The pandemic has changed how many of us think about our work lives, and what we want from our careers. And if you’re considering a career change, you’re not alone.
Research shows that almost a quarter of UK employers are planning to change jobs in the next few months. And among them will be people who want to make a switch to a different role in a new sector. Because we all know from our own experience that being in the wrong job can affect our mental health. (Our own informal poll on LinkedIn showed a staggering 72% of participants were planning on leaving their current employer within the next year. That included 40% who were planning on changing their career too.)
But before you click ‘apply’ on some exciting jobs, take a pause. Carefully planning out your move step-by-step will help you make the best decisions about your future. And here are five questions you need to answer along the way…
It may seem obvious, but it's important to analyse what your motivation is behind considering a career change. This will help you determine if it makes objective sense and if it will be a positive change for the long term. People change jobs at different stages of their careers for a variety of reasons. It may be out of choice, or out of necessity.
You might be looking to step up to more responsibility and a higher salary and feel there’s limited chance for you to grow in your current role.
Perhaps you feel your career goals or what you look for in an employer have changed. Or maybe you want to switch down a gear for better work-life balance and more flexibility. Since many employers switched to remote working at the start of the pandemic, being able to work from home for good tops a lot of wish-lists.
Of course, if your sector suffered irreversible damage during the pandemic, you might feel you have no choice. Moving to another industry or sector could be the logical next step.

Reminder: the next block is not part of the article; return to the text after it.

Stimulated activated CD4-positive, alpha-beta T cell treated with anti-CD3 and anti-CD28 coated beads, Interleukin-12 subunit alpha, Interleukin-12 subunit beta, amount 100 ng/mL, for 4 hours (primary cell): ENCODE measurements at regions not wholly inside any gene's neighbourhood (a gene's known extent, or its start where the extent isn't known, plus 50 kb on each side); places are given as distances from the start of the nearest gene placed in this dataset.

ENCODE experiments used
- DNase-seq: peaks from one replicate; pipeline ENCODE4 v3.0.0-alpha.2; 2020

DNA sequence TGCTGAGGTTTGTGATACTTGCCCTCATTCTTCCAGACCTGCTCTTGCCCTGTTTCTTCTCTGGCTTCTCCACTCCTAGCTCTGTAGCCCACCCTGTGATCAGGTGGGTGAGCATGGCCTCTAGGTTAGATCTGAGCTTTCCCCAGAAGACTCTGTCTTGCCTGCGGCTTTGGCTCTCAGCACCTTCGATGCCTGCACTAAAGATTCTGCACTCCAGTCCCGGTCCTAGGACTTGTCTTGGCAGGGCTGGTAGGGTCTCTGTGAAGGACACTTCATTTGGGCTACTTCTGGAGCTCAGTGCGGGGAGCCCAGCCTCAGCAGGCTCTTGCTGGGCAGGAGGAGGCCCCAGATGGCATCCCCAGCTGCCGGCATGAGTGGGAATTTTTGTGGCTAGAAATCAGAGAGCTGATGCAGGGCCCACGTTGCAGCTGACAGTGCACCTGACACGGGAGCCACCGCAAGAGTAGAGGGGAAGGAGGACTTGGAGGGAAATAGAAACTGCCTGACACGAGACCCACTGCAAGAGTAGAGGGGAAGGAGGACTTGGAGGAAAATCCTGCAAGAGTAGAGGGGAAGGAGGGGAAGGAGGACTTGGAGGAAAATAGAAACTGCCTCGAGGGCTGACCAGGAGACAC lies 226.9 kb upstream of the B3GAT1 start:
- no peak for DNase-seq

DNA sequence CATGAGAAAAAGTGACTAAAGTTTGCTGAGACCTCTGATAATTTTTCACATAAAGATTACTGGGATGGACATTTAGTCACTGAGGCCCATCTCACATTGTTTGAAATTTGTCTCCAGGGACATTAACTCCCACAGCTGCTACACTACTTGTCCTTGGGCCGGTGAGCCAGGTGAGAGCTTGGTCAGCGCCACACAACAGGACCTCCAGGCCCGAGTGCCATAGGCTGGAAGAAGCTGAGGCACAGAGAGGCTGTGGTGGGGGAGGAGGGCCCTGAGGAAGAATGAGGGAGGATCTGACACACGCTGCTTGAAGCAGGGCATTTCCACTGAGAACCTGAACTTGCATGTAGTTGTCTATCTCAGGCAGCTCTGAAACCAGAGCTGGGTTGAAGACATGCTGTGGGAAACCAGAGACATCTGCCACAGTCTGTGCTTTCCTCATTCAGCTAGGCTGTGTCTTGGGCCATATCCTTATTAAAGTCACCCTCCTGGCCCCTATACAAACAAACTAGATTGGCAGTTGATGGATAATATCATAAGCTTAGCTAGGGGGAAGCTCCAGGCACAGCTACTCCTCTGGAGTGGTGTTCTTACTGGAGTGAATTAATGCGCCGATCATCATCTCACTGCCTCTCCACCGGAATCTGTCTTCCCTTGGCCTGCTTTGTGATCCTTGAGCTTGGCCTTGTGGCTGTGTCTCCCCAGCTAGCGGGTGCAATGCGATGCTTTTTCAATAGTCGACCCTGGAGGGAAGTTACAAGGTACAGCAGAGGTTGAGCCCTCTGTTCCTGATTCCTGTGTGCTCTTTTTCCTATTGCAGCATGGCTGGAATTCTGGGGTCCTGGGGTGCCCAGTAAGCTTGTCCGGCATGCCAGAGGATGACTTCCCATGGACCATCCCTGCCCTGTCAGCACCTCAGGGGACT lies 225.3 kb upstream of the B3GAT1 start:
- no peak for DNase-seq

Maybe you already thought you’d chosen a career path that suited your skills, interests and personality. But what you’re good at and what you enjoy doing might have changed.
As we know through our work at HR GO, many peoples’ priorities have changed since the first lockdown. We’re noticing that increasing numbers of candidates we get to know now want to do jobs that involve helping others, for example.
Think about any work or projects you’ve previously been involved in. Which ones have enthused and excited you? These needn’t be part of a paid role but could also be voluntary work. Which of your skills did they use? Are there any aspects of your most recent job that you love doing?
Will you need sector-specific qualifications to make your next move? Or further training in a specific area?
Not all industries have mandatory qualifications, but this is where research is vital. Check out our guide to some free digital skills training in case you need to sharpen your skills in this area.
Transferable skills include soft skills like teamwork, critical thinking, and communication skills. They’re skills that every employer wants, and they can help you land your next role.
What do you think will be the most sought-after skills in the new career you want to move into? The key is to think about the skills you’ve gained in every role and match those to the new career you want.
Focus on skills that cross over between sectors and work out how you can make them specific to the role or company you’re applying for. And if you feel a career change is somewhere down the line, seek out ways to develop extra transferable skills you need while you’re still in your current job.
It’s worth researching job adverts and job descriptions in your chosen field to see the type of experience they’re asking for.
But what if you don’t have the relevant experience on your CV? It’ll be harder to move into the new sector you want, surely? The key is to pivot your CV so it focuses on your work skills rather than your experience of specific roles.
Think about what you have to offer. Read more of our tips on how to tell your story through your CV and give potential bosses a real impression of who you are.
Can you afford your new job? If you want to change career for lifestyle or work-life balance reasons, you might end up earning less. This is especially if you must start in a lower position than you were before.
Try to find out how much your chosen new career will pay when you first start and calculate your outgoings. You can do this easily online with the Citizens Advice budgeting tool. Plus the HR GO Salary Guide, which is free to download, could give you an idea of how much various sectors pay. You can also use our quick salary checker.
Taking charge of your career might be the best thing you can do right now.
But before you set about applying for every job you see that sounds interesting, careful planning is crucial. Be sure to check out the free careers advice section on our website which offers free cover letter and CV downloads, interview advice, and tips on settling into a new workplace.
Putting in the groundwork now will help you take steps to a more meaningful or fulfilling career later.
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